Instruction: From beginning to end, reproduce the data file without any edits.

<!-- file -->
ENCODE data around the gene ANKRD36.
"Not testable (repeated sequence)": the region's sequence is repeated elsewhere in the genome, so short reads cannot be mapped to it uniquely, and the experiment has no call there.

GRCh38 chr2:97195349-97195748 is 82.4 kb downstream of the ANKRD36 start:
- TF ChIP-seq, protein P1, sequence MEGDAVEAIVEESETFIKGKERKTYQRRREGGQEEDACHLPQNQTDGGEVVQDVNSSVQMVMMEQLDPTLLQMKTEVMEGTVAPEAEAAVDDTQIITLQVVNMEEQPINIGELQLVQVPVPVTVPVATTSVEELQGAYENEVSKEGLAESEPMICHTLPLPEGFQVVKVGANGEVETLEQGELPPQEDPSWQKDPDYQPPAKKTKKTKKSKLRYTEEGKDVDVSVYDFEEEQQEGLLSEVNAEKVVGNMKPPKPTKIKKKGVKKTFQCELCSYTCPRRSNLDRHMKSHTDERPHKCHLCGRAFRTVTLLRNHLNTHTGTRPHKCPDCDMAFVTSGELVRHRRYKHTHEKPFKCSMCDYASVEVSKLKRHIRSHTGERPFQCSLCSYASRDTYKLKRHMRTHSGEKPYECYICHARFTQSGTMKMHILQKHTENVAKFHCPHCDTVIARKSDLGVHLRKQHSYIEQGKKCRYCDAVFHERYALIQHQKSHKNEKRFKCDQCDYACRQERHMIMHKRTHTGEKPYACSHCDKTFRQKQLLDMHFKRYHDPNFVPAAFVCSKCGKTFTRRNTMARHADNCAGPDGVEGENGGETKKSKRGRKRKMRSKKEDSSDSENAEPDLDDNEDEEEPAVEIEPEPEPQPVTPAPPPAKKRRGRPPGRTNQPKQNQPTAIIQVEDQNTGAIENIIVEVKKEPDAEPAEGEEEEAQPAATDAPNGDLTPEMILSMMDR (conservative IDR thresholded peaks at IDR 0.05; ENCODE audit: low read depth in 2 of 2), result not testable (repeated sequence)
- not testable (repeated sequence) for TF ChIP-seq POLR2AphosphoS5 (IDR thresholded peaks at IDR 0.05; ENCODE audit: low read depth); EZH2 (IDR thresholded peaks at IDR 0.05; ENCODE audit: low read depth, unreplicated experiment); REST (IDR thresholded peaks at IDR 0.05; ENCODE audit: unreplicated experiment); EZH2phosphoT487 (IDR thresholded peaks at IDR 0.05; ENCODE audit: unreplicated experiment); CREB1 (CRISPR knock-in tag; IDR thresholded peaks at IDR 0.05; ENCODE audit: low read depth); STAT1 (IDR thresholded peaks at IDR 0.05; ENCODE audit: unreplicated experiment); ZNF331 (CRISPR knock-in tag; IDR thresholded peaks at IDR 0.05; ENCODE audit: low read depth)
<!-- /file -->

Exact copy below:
ENCODE data around the gene ANKRD36.
"Not testable (repeated sequence)": the region's sequence is repeated elsewhere in the genome, so short reads cannot be mapped to it uniquely, and the experiment has no call there.

GRCh38 chr2:97195349-97195748 is 82.4 kb downstream of the ANKRD36 start:
- TF ChIP-seq, protein P1, sequence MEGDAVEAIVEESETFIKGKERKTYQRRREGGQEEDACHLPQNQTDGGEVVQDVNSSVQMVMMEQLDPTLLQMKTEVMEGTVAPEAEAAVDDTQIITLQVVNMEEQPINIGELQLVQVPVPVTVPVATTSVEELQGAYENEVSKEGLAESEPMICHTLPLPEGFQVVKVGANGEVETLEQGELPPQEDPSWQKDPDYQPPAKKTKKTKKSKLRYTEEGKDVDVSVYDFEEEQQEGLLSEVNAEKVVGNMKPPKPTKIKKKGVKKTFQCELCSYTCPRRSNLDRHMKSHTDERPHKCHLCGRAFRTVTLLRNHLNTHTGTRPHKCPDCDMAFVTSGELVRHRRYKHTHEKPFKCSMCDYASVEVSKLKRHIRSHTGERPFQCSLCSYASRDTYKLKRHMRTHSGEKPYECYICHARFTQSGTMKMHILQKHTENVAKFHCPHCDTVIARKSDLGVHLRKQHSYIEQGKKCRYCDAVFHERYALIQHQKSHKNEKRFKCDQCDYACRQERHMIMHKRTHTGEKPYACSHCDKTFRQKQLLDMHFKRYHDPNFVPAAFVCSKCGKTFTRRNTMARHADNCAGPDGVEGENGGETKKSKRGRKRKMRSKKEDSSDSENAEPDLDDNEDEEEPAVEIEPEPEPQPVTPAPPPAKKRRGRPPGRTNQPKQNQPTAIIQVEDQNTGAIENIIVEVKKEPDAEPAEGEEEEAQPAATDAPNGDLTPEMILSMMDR (conservative IDR thresholded peaks at IDR 0.05; ENCODE audit: low read depth in 2 of 2), result not testable (repeated sequence)
- not testable (repeated sequence) for TF ChIP-seq POLR2AphosphoS5 (IDR thresholded peaks at IDR 0.05; ENCODE audit: low read depth); EZH2 (IDR thresholded peaks at IDR 0.05; ENCODE audit: low read depth, unreplicated experiment); REST (IDR thresholded peaks at IDR 0.05; ENCODE audit: unreplicated experiment); EZH2phosphoT487 (IDR thresholded peaks at IDR 0.05; ENCODE audit: unreplicated experiment); CREB1 (CRISPR knock-in tag; IDR thresholded peaks at IDR 0.05; ENCODE audit: low read depth); STAT1 (IDR thresholded peaks at IDR 0.05; ENCODE audit: unreplicated experiment); ZNF331 (CRISPR knock-in tag; IDR thresholded peaks at IDR 0.05; ENCODE audit: low read depth)